Lack of affordable, secure and appropriate housing can further compound the social injustices and inequities experienced by many rural and remote people. The combined issues of a lack of affordable, reliable, clean energy and poor housing construction bring many risks to the health and wellbeing of marginalised remote and rural communities in Australia and India, while also compounding extreme social and economic inequities.
A recent report by the Australian Council of Social Service found that Australians on the lowest incomes experienced the worst and most enduring impacts from heatwaves, with a lack of access to energy efficient homes a key factor. The report recommended governments invest to improve the energy efficiency of low income, public and community housing, and switch to solar or other forms of renewable energy.
However, some experts argue retrofitting existing housing and building new housing in line with current building standards will not meet the infrastructure challenges brought on by climate change. Instead, construction policies and practices need to be updated. This may include improved insulation, ventilation and shading, as well as controlling emissions from cooking and other domestic activities.
While there are clear challenges for the provision of safe and healthy housing in a plus-2 degree world, transitioning to renewable energy remains an urgent priority for Indigenous and other remote and rural communities worldwide. To help address this need, a research team within the HEAL Network involving collaborators in Australia and India are working to enhance understanding of the challenges to implementing renewable energy solutions in remote and rural communities in the two countries.
The project, Clean Energy for Healthy Environments and Lives (CE4HEAL), is concerned not just with the technological, logistical and economic barriers to transitioning to renewable energy, but the social and cultural dimensions of energy use among Indigenous, and other rural and remote communities.
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The project aims to support Indigenous leadership that can drive better policy and energy service provision in their communities. It places Indigenous community members’ knowledge, experiences, cultural traditions and needs at its centre. This approach helps to ensure these communities have greater self-determination in their response to climate change, which has been brought on by forces outside of their control, yet often causes them to pay the highest price in relation to health, social, cultural, environmental and economic impacts.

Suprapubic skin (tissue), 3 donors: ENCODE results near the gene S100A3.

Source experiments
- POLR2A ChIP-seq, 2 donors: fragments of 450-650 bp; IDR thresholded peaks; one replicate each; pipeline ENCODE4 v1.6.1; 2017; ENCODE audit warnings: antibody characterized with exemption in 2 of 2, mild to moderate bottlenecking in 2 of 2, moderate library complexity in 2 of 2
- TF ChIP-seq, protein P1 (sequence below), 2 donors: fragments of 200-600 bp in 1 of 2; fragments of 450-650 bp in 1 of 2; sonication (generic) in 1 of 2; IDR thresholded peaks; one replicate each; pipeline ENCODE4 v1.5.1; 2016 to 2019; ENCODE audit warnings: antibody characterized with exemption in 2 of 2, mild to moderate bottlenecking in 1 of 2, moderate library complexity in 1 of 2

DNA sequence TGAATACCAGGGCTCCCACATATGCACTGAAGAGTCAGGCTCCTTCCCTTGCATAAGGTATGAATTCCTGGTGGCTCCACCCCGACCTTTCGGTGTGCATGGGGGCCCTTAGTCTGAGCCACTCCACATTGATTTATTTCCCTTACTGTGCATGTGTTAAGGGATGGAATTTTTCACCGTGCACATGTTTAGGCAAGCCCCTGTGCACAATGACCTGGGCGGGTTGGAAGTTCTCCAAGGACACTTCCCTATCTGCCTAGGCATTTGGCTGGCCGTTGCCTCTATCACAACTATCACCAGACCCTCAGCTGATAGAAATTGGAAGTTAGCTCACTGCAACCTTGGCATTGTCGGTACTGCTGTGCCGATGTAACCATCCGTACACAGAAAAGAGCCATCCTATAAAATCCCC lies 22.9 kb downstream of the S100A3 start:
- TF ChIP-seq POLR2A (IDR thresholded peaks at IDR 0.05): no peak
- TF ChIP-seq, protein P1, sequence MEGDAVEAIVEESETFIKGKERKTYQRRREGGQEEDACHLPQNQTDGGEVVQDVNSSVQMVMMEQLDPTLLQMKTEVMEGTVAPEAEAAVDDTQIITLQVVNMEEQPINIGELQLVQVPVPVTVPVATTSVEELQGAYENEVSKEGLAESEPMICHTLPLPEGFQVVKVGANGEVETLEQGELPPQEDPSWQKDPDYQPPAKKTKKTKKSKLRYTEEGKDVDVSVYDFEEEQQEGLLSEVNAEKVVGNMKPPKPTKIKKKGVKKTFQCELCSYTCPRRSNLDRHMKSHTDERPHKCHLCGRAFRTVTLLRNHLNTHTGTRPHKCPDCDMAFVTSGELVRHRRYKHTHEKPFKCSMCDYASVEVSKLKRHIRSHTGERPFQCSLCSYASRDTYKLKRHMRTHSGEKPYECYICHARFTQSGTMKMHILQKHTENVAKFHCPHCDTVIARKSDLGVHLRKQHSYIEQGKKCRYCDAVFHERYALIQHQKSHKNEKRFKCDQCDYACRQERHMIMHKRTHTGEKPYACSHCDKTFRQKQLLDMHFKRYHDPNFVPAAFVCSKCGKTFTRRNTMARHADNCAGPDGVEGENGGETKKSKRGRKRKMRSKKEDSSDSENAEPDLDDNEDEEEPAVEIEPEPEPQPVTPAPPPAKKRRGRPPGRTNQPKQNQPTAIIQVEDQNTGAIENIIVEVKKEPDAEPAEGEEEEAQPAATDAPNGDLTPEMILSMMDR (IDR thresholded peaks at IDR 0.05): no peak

Sotiris Vardoulakis is inaugural Professor of Global Environmental Health and Director of the NHMRC Healthy Environments and Lives (HEAL) National Research Network at the Australian National University.
Linda Payi Ford is a Rak Mak Mak Marranunggu, south west of Darwin, NT. She is a Senior Research Fellow at the Northern Institute, in the College of Indigenous Futures, Education, & Arts, Charles Darwin University, NT.
Veronica Matthews is a Quandamooka woman from Minjerribah, North Stradbroke Island, QLD. She is an Associate Professor at the University Centre for Rural Health, School of Health Sciences at the University of Sydney in Lismore, NSW.
Supriya Mathew is a Senior Research Fellow at the Menzies School of Health Research based in Alice Springs, Northern Territory.
Catherine Anne Joyce is a PhD candidate at the Centre for Renewable Energy, Research Institute for Environment and Livelihoods, Charles Darwin University, NT.
Karina Martin is Knowledge Exchange Coordinator at the Healthy Environments and Lives (HEAL) National Research Network.
Shiva Nagendra SM is Professor in Department of Civil Engineering, Indian Institute of Technology Madras and Director, Clean Environment and Planetary Health in Asia.
The authors acknowledge the Healthy Environments and Lives (HEAL) National Research Network which receives funding from the National Health and Medical Research Council Special Initiative in Human Health and Environmental Change (grant no. 2008937), and the Clean Energy for Healthy Environments and Lives (CE4HEAL) project which receives funding from the Commonwealth of Australia Department of Foreign Affairs and Trade International Climate Change Engagement Program.
Originally published under Creative Commons by 360info™.